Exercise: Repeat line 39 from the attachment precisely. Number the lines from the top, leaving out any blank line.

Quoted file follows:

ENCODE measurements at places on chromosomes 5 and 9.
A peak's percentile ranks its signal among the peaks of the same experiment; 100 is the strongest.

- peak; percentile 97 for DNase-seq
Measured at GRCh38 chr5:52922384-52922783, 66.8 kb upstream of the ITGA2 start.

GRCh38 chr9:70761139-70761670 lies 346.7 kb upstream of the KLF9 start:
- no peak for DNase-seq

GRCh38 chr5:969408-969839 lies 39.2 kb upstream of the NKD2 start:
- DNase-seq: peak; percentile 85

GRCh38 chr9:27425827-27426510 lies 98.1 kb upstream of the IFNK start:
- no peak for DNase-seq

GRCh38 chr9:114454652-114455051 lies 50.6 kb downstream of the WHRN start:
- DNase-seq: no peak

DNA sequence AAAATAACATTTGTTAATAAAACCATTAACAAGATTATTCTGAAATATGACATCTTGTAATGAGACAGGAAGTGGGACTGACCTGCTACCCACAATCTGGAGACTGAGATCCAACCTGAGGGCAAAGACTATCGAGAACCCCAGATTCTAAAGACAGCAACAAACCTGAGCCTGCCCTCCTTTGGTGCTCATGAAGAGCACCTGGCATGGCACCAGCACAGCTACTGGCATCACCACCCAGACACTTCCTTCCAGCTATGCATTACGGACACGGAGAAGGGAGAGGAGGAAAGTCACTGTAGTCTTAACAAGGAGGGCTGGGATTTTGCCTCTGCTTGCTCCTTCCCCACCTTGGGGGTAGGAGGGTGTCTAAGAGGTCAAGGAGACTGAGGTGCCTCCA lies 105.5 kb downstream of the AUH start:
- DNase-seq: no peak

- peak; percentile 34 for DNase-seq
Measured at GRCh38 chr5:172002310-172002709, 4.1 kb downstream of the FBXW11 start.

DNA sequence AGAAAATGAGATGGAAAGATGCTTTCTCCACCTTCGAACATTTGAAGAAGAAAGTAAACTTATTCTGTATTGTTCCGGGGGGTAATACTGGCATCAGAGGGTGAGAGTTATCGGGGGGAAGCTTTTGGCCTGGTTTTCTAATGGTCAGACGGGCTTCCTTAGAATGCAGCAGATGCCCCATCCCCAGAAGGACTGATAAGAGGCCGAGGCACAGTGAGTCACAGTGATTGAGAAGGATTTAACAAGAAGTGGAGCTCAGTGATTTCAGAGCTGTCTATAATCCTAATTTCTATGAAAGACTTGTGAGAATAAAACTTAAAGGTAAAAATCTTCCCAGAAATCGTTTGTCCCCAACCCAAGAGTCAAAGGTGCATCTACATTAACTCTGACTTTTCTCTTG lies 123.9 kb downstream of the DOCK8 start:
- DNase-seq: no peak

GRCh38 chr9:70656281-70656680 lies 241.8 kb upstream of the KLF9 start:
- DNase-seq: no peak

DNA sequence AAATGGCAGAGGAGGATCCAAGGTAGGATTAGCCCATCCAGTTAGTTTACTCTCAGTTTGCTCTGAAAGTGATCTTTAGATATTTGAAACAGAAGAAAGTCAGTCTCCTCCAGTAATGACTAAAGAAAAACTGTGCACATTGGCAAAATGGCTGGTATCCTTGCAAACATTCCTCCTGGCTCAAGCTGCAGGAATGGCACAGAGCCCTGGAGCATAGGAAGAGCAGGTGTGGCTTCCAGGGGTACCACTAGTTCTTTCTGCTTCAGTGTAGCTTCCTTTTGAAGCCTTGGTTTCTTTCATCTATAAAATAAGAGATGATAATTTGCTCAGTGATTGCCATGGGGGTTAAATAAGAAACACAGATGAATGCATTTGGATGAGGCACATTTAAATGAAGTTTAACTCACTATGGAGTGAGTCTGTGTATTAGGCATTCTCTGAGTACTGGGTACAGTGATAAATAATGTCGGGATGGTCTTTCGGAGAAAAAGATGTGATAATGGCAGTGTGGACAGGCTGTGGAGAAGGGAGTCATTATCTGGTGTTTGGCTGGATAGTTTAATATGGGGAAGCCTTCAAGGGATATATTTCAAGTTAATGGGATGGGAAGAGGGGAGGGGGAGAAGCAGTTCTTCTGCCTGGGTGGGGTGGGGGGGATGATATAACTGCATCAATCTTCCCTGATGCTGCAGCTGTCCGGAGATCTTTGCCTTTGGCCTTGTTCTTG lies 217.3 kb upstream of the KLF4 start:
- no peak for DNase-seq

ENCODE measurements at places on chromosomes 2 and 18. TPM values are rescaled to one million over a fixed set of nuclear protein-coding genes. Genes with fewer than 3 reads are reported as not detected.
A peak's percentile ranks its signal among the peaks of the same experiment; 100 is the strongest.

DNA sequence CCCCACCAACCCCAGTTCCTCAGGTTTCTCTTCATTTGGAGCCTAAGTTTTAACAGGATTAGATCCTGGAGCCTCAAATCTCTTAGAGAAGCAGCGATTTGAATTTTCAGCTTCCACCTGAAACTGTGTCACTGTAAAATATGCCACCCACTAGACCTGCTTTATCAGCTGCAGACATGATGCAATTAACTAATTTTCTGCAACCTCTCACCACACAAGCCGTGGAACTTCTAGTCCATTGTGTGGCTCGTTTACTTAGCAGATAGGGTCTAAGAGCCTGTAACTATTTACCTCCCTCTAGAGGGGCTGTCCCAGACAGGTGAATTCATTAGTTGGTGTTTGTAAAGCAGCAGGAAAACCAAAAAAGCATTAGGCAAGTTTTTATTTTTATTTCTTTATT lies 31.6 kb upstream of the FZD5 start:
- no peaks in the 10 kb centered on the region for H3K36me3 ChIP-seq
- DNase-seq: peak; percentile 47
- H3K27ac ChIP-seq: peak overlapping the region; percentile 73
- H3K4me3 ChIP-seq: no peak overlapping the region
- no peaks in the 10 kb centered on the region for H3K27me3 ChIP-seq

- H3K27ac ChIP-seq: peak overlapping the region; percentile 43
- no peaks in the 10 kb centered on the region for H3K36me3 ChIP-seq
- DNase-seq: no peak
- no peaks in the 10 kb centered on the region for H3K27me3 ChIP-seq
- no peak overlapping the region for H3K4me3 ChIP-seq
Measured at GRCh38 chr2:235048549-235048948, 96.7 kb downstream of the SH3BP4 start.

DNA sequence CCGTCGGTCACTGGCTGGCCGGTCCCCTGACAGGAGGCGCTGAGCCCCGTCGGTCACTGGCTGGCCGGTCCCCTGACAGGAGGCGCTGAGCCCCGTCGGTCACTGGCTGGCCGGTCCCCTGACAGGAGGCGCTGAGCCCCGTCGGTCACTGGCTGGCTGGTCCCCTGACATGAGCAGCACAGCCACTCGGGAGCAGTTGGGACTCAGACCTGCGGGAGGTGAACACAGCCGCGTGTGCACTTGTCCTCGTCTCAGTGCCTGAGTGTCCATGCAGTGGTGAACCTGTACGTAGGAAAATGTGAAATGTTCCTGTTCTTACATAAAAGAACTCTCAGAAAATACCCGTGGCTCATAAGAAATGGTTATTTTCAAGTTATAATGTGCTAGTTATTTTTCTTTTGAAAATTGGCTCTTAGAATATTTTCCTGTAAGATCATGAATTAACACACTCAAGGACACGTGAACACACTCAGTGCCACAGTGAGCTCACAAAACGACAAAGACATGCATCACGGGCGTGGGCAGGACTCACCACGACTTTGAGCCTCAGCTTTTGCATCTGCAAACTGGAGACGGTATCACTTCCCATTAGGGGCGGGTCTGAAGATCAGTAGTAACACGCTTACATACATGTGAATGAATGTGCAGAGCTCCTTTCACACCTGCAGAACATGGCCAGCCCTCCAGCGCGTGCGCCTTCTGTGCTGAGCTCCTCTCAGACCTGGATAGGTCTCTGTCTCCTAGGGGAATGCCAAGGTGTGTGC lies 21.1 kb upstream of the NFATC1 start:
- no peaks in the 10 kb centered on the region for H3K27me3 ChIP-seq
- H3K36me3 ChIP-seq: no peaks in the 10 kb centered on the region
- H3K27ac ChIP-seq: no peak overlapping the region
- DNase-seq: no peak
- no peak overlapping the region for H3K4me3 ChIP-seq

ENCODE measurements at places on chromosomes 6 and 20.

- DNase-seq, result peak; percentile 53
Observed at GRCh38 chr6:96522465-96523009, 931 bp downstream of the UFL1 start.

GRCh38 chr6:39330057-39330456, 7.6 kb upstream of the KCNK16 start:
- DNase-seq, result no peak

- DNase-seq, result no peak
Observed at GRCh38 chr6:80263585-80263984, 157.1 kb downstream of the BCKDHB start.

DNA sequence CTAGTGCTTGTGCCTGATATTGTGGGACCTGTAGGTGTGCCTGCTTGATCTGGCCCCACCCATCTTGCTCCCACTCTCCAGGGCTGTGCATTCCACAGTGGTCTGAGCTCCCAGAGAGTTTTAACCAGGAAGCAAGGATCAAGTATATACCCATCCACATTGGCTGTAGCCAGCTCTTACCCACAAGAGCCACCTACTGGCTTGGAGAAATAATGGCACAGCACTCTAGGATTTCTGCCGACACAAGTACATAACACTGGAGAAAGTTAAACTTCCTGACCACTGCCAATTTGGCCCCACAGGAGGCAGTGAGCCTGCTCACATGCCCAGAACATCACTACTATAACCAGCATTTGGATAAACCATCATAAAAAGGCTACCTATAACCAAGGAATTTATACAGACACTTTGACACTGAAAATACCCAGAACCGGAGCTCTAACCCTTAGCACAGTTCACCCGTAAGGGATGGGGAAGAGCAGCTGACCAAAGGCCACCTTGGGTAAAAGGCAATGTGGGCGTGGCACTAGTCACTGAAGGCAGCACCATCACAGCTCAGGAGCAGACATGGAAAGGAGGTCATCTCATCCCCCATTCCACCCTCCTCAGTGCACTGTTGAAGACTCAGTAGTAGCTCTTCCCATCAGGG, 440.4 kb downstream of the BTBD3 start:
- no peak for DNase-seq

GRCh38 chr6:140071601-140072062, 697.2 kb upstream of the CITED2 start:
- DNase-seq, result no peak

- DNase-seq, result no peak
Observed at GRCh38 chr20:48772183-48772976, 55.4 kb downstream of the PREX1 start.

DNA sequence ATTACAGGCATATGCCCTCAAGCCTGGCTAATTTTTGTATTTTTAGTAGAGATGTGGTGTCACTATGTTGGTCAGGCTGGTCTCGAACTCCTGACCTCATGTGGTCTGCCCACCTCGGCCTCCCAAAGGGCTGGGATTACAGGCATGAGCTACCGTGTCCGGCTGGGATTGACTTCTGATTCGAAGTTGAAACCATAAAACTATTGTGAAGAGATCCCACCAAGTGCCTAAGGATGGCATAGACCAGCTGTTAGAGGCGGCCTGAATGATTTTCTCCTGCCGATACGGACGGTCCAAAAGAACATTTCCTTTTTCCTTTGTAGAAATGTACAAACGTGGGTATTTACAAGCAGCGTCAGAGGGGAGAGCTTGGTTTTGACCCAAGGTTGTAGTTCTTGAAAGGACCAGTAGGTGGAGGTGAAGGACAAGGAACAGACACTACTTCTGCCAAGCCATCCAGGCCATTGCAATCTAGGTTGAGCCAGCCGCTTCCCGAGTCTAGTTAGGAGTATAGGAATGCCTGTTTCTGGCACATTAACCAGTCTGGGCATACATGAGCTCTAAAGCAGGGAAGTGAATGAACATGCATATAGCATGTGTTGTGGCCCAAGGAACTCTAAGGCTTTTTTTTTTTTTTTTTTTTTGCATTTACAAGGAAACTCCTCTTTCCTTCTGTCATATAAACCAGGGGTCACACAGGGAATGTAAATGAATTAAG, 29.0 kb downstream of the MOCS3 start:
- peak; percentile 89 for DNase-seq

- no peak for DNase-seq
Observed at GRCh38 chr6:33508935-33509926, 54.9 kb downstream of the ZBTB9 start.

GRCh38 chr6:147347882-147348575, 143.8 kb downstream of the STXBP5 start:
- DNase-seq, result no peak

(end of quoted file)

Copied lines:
- H3K36me3 ChIP-seq: no peaks in the 10 kb centered on the region